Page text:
Recently we (my co-host Steve Garner and I) had one of the last local producers of fresh eggs in Sonoma County on our radio show ( which is archived and streamed on the net). Among the call-ins was someone asking again about the potential dangers of using raw eggs to make sauces like mayonnaise. The fear is primarily salmonella. Our producer noted that commercial egg production facilities are very careful about cleanliness and strictly monitor their eggs so the chances of getting sick from raw eggs is pretty remote. But what about eggs that we buy at the Farmer’s Market?eggs from farmers market

In some markets there are eggs that have been pasteurized in the shell which takes care of this potential problem. If you can’t find them there is another approach which will also take care of the problem and that is to soft boil the eggs before turning them into mayonnaise and mayonnaise based concoctions. Here is a recipe for making the basic mayonnaise and then turning it into my favorite Tartare Sauce. Its delicious served with fried fish of course and also as a spread for sandwiches of all kinds. You might also think about serving it with fried goodies such as the following baby artichokes and onions in a chickpea crust!


Makes a generous cup

This is a great approach for those who may not want to use raw eggs. Your own tartare sauce is so much better than the commercial version!

2 large eggs
2 teaspoons Dijon mustard
1 teaspoon white wine vinegar, or to taste
2/3 cup or so neutral olive or other vegetable oil such as canola
2 tablespoons finely chopped sweet pickle
3 tablespoons finely chopped sweet onion (such as Vidalia) or scallions
2 tablespoons drained and chopped capers
2 teaspoons chopped fresh tarragon or dill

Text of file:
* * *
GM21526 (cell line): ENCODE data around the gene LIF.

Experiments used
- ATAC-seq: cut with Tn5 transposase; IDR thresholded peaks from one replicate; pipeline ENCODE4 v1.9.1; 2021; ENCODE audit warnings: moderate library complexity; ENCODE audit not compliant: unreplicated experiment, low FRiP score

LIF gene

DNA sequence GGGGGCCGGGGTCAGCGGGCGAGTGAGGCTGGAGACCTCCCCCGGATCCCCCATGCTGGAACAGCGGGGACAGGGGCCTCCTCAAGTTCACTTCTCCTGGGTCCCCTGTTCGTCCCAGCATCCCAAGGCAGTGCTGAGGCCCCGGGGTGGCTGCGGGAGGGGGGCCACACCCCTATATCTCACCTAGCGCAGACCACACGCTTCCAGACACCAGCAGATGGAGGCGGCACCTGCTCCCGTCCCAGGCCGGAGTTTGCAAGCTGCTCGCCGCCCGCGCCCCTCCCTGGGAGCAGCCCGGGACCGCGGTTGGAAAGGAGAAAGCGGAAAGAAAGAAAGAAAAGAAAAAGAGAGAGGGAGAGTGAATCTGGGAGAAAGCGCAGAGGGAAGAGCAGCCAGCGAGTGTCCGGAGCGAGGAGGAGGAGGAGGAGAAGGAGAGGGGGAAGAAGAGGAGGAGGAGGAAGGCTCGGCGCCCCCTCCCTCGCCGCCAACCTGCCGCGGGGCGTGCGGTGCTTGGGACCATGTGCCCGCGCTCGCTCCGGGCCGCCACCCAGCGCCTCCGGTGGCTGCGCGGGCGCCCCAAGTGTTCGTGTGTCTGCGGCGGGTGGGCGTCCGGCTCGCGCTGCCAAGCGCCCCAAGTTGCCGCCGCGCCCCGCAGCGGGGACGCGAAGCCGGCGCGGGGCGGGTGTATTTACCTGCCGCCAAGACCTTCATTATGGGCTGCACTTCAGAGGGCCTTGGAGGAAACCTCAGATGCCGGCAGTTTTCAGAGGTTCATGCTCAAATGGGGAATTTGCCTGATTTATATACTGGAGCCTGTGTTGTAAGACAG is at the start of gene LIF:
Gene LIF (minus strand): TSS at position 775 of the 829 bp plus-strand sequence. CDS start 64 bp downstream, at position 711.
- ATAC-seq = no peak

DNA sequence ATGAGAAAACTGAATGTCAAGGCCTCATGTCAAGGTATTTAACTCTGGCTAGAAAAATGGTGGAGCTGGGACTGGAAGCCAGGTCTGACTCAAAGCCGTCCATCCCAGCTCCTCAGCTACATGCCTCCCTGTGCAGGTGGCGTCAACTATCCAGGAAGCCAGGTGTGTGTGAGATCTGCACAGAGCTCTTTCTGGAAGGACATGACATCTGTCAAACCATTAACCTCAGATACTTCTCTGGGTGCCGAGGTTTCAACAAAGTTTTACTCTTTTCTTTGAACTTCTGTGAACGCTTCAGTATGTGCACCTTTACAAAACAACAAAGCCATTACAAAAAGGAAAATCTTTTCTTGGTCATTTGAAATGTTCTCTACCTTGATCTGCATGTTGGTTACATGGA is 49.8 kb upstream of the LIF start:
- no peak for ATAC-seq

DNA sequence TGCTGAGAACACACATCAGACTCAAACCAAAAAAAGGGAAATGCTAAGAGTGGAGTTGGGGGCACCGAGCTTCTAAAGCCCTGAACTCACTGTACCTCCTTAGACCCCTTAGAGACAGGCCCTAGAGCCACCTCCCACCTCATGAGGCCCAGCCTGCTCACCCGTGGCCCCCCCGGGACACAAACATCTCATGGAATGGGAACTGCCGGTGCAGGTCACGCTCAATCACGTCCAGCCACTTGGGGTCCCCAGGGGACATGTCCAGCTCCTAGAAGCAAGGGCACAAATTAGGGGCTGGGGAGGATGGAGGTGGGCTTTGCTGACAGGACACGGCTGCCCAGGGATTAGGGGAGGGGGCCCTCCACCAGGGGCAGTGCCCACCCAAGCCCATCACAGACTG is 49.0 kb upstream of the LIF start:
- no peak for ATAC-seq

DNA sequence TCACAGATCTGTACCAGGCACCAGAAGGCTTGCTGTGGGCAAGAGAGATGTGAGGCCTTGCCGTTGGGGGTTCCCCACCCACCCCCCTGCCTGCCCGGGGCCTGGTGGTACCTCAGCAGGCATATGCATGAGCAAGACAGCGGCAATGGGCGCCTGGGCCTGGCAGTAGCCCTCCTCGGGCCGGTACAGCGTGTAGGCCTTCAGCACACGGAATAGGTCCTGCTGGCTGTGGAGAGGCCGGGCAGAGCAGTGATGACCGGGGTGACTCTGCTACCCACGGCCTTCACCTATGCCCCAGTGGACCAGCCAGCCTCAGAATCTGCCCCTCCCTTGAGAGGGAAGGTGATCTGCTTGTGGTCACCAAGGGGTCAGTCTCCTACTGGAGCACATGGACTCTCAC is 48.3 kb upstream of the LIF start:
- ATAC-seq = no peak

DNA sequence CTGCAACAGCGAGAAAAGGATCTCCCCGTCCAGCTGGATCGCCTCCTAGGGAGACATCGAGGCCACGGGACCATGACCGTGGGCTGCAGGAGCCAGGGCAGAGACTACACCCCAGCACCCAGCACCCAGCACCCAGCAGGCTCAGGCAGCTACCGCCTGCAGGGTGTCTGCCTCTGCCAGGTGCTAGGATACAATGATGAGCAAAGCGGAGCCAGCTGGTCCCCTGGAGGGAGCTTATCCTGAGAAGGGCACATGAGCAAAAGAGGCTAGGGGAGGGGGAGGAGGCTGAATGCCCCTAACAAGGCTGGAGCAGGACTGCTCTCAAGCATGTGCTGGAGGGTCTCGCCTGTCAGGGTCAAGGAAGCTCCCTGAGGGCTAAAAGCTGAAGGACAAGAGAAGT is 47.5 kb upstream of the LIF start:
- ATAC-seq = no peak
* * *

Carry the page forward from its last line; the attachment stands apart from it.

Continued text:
Kosher or sea salt and freshly ground pepper to taste

Place eggs in a small sauce pan and add tap water to cover by 1 inch. Over high heat, bring to a boil. Remove from heat and let eggs sit for 4 minutes. Drain and immediately run under cold water to cool the eggs off.

Peel the eggs by cracking and peeling from the big end first. Break eggs apart into the jar of a blender. Add the mustard and vinegar and pulse a couple of times. With the motor running gradually add the oil until a smooth sauce is formed.

Place mixture in a bowl and stir in remaining ingredients. Store covered and refrigerated for up to 3 days.


Serves 4 – 6 as an appetizer

For the batter

1 cup chickpea flour
3 tablespoons cornstarch
1-1/2 teaspoons baking powder
1/4 teaspoon garlic powder
1/2 teaspoon salt
Big pinch cayenne pepper
1 or so cup warm water

In a bowl stir the dry ingredients together and then whisk in water. The batter will be very thick. Set aside for at least 30 minutes if possible.

12 baby artichokes (1 inch or so in diameter)
5 cups water
3 tablespoons rice vinegar
1 tablespoon Kosher or sea salt
Vegetable oil for deep frying
1 small sliced white onion
Soft boiled egg tartare sauce

Peel off the outer leaves leaving only the pale green to yellow leaves. Trim off the tops to remove all spines. With a paring knife peel the stem down from the bottom and around the diameter of the heart to remove any tough outer fiber and then trim off the very end of the stem. As each artichoke is trimmed drop it into a bowl of acidulated water. To cook, in a deep saucepan heat the 5 cups of water, rice vinegar and salt and bring to a boil. Drain the artichokes and add to the boiling liquid. Put a small plate on top of the artichokes to hold them under water and simmer for 10 – 15 minutes until tender and easily pierced with a skewer. Let cool in the cooking liquid then drain and halve or quarter. Remove any small spiny purple leaves in the center and pat dry.

Heat 2 inches or so of oil in a heavy pot to 350 degrees. Add the artichokes and onion to the batter. Using a large spoon, scoop some of the batter, making sure you get artichokes and onions in each scoop. Fry for about 3 minutes or until crisp and golden brown. Drain on paper towels and serve warm with the tartare sauce to dip the vegetables in.